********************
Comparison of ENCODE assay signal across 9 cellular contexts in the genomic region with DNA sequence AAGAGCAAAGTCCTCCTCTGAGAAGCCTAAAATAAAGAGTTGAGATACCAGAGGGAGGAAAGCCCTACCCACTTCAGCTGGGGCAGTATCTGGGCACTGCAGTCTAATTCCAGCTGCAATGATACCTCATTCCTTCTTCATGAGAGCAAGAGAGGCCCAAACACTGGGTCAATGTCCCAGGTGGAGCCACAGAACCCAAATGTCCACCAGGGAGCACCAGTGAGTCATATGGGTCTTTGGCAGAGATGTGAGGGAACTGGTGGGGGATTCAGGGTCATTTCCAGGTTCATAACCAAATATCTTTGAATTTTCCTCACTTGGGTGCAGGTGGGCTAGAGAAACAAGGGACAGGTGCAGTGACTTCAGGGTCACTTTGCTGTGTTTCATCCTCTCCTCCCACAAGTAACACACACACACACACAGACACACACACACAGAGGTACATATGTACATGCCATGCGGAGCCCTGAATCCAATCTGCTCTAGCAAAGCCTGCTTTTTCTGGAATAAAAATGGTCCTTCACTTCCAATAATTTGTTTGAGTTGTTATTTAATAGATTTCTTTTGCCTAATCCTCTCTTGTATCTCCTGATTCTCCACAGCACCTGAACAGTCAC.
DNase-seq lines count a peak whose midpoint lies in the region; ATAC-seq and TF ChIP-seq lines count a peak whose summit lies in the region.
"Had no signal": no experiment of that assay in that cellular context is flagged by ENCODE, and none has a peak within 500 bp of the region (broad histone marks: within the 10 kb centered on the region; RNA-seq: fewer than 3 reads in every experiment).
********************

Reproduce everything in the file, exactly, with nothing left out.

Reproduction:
Comparison of ENCODE assay signal across 9 cellular contexts in the genomic region with DNA sequence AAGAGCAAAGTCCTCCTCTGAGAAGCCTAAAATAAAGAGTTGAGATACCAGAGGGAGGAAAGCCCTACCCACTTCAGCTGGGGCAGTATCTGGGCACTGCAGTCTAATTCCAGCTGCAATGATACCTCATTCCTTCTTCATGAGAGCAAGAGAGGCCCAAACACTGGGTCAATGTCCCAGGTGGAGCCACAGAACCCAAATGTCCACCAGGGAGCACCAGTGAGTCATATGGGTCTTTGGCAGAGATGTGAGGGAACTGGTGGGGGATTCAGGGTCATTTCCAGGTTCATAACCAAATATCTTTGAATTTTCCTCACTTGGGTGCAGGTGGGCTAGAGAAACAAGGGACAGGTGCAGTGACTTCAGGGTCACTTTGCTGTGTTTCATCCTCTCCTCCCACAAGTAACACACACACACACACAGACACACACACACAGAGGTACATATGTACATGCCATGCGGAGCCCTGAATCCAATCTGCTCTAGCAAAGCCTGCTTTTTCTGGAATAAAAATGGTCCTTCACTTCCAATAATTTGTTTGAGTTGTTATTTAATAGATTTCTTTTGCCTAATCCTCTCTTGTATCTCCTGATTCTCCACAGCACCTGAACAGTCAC.
DNase-seq lines count a peak whose midpoint lies in the region; ATAC-seq and TF ChIP-seq lines count a peak whose summit lies in the region.
"Had no signal": no experiment of that assay in that cellular context is flagged by ENCODE, and none has a peak within 500 bp of the region (broad histone marks: within the 10 kb centered on the region; RNA-seq: fewer than 3 reads in every experiment).